According to the ESA, a federal court judge has issued a permanent injunction against Oklahoma’s 2006 video game law.
Here (20-page pdf) is the ruling from U.S. District Court Judge Robin Cauthron (left).
Mark Methenitis has a legal analysis at the Law of the Game.
Meanwhile, we have reaction from Bo Andersen, president of the Entertainment Merchants Association:
It is fitting that this ruling was issued on Constitution Day… The decision is a ringing affirmation of the First Amendment’s guarantee of freedom of expression.
Judge Cauthron’s opinion makes abundantly clear that the Oklahoma legislature overreached in attempting to restrict the distribution of video games containing fantasy violence to minors, in part because there was no evidence that the games are harmful to anyone. The judge also correctly noted that there is no way for an ordinary person to determine which games were covered by the Oklahoma law and which were not.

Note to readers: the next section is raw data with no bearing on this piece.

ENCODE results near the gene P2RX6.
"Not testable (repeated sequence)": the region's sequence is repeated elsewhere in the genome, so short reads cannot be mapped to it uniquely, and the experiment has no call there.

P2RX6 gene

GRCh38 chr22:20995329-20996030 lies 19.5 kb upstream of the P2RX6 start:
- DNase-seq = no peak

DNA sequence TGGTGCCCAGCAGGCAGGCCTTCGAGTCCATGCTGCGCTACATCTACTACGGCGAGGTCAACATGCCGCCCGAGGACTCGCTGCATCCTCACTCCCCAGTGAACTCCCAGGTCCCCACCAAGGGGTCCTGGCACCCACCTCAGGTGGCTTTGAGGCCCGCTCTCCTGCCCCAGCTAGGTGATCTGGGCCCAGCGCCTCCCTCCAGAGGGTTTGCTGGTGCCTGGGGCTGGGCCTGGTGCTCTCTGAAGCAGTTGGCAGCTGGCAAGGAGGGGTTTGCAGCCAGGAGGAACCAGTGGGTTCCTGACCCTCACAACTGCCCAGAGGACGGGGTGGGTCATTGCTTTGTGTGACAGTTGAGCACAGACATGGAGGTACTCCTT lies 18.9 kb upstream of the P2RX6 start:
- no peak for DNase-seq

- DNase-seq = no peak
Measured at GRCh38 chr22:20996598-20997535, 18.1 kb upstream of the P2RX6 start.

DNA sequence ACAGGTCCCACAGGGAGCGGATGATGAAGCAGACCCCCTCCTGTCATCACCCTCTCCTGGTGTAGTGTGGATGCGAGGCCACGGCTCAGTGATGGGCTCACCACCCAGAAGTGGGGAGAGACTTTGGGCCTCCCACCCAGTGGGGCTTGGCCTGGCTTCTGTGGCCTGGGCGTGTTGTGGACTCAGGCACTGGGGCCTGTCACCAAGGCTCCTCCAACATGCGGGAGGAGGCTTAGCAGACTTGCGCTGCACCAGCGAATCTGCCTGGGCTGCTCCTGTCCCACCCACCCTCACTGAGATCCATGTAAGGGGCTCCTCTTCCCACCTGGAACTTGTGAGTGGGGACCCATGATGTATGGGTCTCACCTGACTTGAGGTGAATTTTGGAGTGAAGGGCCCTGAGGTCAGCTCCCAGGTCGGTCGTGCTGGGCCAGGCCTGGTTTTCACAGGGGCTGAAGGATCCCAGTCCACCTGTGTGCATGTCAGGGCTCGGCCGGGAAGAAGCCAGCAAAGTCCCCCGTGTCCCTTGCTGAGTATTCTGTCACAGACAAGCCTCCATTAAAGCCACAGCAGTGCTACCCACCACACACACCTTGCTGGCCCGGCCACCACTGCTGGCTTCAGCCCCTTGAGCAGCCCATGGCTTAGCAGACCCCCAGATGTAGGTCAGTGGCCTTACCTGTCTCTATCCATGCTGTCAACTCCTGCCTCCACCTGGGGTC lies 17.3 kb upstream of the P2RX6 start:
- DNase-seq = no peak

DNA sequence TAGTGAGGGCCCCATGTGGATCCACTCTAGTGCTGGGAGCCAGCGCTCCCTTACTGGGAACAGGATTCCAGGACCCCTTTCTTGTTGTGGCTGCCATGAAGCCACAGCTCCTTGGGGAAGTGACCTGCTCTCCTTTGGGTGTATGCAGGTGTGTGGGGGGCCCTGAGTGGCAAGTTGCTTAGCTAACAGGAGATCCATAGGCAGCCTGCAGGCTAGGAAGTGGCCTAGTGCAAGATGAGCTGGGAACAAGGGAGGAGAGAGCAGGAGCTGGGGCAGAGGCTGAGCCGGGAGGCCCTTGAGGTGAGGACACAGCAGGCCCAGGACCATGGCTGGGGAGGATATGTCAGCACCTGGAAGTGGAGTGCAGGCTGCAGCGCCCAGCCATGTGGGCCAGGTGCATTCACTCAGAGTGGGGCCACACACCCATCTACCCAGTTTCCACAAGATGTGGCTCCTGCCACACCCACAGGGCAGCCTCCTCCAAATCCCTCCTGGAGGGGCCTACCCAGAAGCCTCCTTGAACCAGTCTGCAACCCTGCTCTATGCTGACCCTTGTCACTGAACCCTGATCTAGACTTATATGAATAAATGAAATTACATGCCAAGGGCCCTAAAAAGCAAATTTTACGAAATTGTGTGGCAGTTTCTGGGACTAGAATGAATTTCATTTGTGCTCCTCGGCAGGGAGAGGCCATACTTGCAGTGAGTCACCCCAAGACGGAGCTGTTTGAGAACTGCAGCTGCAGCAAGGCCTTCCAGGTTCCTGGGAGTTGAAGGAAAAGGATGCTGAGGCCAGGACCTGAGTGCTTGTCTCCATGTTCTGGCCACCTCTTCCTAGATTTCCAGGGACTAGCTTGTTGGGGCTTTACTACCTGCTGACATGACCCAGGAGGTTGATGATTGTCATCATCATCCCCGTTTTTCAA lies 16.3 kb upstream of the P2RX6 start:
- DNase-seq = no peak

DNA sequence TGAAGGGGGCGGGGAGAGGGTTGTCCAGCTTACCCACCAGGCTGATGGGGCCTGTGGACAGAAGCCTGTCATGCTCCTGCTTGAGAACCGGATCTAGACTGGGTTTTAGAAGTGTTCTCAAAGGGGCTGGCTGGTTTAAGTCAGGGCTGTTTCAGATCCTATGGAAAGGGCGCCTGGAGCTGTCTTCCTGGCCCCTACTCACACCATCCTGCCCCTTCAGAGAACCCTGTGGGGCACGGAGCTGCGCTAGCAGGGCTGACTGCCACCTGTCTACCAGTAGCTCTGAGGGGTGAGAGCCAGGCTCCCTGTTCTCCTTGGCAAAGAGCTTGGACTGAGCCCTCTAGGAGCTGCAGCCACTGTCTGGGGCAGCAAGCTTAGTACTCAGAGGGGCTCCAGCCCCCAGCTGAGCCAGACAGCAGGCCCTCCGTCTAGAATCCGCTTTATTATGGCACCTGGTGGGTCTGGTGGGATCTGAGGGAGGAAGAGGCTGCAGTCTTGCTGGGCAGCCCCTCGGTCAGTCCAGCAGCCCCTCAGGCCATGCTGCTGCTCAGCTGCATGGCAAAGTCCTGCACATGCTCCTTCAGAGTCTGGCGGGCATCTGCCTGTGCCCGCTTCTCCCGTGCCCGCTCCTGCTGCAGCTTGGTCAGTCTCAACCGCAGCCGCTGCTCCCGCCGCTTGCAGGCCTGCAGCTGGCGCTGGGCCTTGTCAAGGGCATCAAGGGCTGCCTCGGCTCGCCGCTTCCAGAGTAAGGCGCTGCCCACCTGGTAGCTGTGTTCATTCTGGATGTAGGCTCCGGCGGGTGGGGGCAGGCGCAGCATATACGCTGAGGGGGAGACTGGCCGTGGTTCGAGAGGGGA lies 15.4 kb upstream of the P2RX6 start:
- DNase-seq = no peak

It is time for lawmakers to stop targeting video games and the retailers that sell them. They should recognize that all video games are rated, retailers are choosing to enforce the ratings in their stores, and the new PlayStation 3, Wii, and Xbox 360 video game consoles and Vista computer operating system all allow parents to control the types of games that can be played on them. These voluntary steps, not government regulation, are true to the spirit of the American Constitution…